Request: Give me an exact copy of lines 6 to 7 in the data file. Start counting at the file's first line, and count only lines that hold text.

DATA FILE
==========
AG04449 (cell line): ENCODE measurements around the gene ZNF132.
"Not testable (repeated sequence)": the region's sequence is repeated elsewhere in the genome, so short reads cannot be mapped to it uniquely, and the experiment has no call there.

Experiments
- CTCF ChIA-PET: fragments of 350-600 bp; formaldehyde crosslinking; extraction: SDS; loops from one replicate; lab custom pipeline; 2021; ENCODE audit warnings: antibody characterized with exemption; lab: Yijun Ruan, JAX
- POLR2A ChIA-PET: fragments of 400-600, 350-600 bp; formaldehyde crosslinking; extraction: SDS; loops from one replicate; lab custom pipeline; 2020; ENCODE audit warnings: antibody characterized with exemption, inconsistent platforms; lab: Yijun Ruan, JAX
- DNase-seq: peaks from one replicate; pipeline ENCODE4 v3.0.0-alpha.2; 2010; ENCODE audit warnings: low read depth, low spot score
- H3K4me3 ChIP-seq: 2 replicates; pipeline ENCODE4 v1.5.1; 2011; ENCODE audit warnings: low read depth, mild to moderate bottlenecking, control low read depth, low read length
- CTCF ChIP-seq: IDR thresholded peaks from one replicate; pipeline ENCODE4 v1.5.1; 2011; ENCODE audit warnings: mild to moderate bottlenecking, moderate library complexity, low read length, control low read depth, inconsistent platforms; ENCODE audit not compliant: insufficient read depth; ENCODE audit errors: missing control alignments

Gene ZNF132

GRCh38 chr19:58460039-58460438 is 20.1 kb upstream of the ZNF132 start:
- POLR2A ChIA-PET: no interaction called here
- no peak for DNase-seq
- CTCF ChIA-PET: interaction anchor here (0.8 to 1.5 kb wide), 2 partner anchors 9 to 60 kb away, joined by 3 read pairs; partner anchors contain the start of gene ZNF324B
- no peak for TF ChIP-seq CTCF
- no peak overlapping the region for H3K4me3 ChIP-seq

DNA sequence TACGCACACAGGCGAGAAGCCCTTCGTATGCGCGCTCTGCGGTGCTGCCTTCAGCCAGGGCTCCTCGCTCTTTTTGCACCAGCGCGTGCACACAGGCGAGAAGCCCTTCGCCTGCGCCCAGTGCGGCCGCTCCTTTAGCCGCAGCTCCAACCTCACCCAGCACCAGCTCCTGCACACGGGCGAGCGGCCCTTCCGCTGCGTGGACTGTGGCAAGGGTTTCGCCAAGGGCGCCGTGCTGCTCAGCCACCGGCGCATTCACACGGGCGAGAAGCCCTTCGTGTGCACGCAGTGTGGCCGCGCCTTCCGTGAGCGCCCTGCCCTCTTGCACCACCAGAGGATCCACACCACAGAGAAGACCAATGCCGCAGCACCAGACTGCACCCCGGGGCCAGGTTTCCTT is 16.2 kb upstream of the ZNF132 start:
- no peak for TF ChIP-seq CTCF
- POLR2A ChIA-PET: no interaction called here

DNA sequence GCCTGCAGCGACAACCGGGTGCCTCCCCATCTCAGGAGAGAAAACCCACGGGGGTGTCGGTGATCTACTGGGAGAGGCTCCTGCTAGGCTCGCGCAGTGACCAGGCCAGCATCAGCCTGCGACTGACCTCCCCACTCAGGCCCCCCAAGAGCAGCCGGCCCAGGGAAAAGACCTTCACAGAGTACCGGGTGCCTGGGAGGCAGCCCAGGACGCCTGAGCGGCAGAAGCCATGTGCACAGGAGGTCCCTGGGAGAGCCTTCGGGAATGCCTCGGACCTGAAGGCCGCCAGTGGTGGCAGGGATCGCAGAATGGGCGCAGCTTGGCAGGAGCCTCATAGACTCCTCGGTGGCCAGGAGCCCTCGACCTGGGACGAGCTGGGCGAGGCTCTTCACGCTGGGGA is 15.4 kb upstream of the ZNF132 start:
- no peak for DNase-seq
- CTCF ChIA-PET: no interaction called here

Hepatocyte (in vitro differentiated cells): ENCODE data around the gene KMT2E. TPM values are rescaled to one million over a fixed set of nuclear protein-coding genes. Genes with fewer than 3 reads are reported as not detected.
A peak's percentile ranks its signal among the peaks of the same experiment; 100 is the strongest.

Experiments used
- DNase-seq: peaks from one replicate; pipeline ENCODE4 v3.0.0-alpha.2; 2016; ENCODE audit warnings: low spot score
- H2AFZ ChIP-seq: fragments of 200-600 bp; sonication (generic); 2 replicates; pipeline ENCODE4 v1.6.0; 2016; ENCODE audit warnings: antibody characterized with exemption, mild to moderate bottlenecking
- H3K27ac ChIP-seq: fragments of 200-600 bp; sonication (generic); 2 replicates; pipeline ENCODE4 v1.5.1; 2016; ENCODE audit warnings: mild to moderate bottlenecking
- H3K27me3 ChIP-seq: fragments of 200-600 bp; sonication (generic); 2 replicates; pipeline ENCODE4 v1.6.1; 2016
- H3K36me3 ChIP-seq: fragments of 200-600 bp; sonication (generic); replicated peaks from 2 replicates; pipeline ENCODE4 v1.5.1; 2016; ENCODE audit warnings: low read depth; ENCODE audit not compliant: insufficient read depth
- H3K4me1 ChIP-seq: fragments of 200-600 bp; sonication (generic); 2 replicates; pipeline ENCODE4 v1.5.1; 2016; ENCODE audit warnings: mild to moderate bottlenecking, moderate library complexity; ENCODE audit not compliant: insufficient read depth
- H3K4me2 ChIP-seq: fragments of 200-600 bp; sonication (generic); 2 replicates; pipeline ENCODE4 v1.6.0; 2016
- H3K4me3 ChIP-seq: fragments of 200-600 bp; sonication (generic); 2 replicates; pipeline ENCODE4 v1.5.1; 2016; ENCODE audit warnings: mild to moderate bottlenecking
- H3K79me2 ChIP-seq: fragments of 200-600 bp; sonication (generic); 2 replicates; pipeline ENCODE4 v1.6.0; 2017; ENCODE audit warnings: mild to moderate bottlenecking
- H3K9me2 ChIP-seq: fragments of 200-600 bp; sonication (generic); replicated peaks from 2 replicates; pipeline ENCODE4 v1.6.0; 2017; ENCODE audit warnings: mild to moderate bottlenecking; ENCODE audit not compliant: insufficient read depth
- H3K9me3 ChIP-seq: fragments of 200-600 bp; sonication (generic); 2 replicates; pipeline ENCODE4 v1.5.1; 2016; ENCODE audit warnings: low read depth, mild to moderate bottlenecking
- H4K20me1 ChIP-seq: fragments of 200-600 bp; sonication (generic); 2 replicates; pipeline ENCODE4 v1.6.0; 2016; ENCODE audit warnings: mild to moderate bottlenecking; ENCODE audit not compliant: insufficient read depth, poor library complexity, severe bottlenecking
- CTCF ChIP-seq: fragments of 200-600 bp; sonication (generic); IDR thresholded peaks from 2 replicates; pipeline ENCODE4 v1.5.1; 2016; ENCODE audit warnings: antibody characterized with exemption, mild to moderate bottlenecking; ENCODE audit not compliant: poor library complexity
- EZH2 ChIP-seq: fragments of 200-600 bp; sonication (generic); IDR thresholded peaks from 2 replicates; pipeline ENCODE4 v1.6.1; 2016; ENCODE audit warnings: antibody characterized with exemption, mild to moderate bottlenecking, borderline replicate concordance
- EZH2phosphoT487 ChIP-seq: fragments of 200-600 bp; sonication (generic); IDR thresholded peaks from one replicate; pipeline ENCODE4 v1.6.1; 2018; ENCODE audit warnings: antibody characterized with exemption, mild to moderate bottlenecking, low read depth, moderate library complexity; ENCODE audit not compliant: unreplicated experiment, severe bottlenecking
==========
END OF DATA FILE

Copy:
- DNase-seq: peaks from one replicate; pipeline ENCODE4 v3.0.0-alpha.2; 2010; ENCODE audit warnings: low read depth, low spot score
- H3K4me3 ChIP-seq: 2 replicates; pipeline ENCODE4 v1.5.1; 2011; ENCODE audit warnings: low read depth, mild to moderate bottlenecking, control low read depth, low read length